A shoe-sensor for indoor positioning of humans & robots. Also an Arduino compatible programmable IMU for diverse motion sensing applicationsDesigned by oblu in India
WHAT IS oblu? oblu is an Arduino compatible, miniaturized, low cost and open source inertial sensor targeted towards wearable motion sensing applications. It provides you a platform to construct an...Read More…
oblu is an Arduino compatible, miniaturized, low cost and open source inertial sensor targeted towards wearable motion sensing applications. It provides you a platform to construct and implement your own thoughts. You are free to configure it as per your need.
The feature rich motion sensor comes pre-programmed as a shoe-sensor (Pedestrian Dead Reckoning or PDR sensor) which is highly effective for navigation under a heavy tree canopy or in the urban locality surrounded by concrete buildings & trees or inside buildings where GPS gets iffy.
oblu comes along with Android application "Xoblu" and a PC based analysis tool "MIMUscope". Also available are accessories which are helpful in getting best out of oblu.
Below animation explains how to setup oblu as a shoe-mounted Indoor GPS and how it performs PDR.
Encased sensor, i.e. sensor module + snap-fit casing + battery, are part of base offering. Elastic shoe mount and 3D printed calibration device are add-on.
We spend nearly 70% of our time indoors. Therefore, there are many applications which require indoor navigation of humans and machines. The most commonly used positioning solution is satellite based GPS/GNSS which is good for outdoor navigation. It fails in indoor environment or in urban environment which are not accessible to the clear sky. Such applications are geo-survey of slums or the areas under heavy tree canopy, indoor navigation of robots, positioning of rescue agents' for fire fighting, mining accidents, urban warfare etc.
The predecessor of oblu was introduced as a very compact shoe-sensor (or a PDR sensor) for the positioning of fire-fighters, which was later upgraded and modified as a highly configurable development platform for the makers who are looking for easy-accurate-affordable inertial sensing solution for indoor navigation of humans as well as robots.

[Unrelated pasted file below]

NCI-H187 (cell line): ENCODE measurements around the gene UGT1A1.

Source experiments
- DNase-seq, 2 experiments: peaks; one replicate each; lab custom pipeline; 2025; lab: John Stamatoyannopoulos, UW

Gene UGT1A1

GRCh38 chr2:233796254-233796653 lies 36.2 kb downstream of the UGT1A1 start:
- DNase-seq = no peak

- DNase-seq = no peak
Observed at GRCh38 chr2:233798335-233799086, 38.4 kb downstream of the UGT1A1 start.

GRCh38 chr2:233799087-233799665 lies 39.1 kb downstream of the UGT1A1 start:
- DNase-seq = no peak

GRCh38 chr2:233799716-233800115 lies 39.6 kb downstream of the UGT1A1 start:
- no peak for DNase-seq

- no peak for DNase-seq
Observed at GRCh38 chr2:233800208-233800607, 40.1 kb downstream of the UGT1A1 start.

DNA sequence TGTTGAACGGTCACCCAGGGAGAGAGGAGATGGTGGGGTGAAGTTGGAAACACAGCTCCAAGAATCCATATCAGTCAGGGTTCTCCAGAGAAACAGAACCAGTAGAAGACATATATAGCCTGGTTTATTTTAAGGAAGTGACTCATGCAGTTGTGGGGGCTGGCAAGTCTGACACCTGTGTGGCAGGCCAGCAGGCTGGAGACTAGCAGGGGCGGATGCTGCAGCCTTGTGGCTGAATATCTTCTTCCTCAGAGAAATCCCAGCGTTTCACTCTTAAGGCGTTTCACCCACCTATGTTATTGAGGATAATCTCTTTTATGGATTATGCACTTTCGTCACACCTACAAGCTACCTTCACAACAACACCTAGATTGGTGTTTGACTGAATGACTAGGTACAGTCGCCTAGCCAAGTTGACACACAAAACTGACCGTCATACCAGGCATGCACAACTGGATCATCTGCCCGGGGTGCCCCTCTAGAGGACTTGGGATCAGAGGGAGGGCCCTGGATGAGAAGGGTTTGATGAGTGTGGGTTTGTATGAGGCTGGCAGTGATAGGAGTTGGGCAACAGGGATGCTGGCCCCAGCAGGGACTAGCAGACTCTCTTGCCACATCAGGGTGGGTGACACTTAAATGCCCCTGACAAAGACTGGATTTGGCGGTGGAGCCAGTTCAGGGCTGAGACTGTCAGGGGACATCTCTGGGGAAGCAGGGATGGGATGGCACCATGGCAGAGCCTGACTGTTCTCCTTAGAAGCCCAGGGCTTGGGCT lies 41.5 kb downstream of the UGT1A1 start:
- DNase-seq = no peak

So far, oblu's users have demonstrated its applications in tracking pedestrians, industrial safety and resource management, tactical policing, geo-survey of GPS devoid area, self navigating robot, assistive robotics, gaming, AR/VR, treatment of movement disorders, understanding physics of motion etc.
oblu is suitable for applications with space constraints, e.g. wearable motion sensing. It can also be used as a wireless IMU, thanks to the on-board Bluetooth. Presence of on-board floating point processing capability, along with four IMUs array, makes sensor fusion and motion processing possible within the module itself, which in turn results in very accurate motion sensing.
oblu is Li-ion rechargeable battery operable and allows onboard USB battery charging. It has an onboard Bluetooth (BLE 4.1) module for wireless communication. oblu hosts a 32-bits floating point microcontroller (Atmel's AT32UC3C) which allows solving complex navigation equations onboard. Therefore it performs all the motion processing itself and transmits just the final outcome. This makes integration of oblu with the associate system extremely simple. It also hosts multi-IMU (MIMU) array which allows sensor fusion and enhances motion sensing performance. MIMU approach adds to the uniqueness of oblu.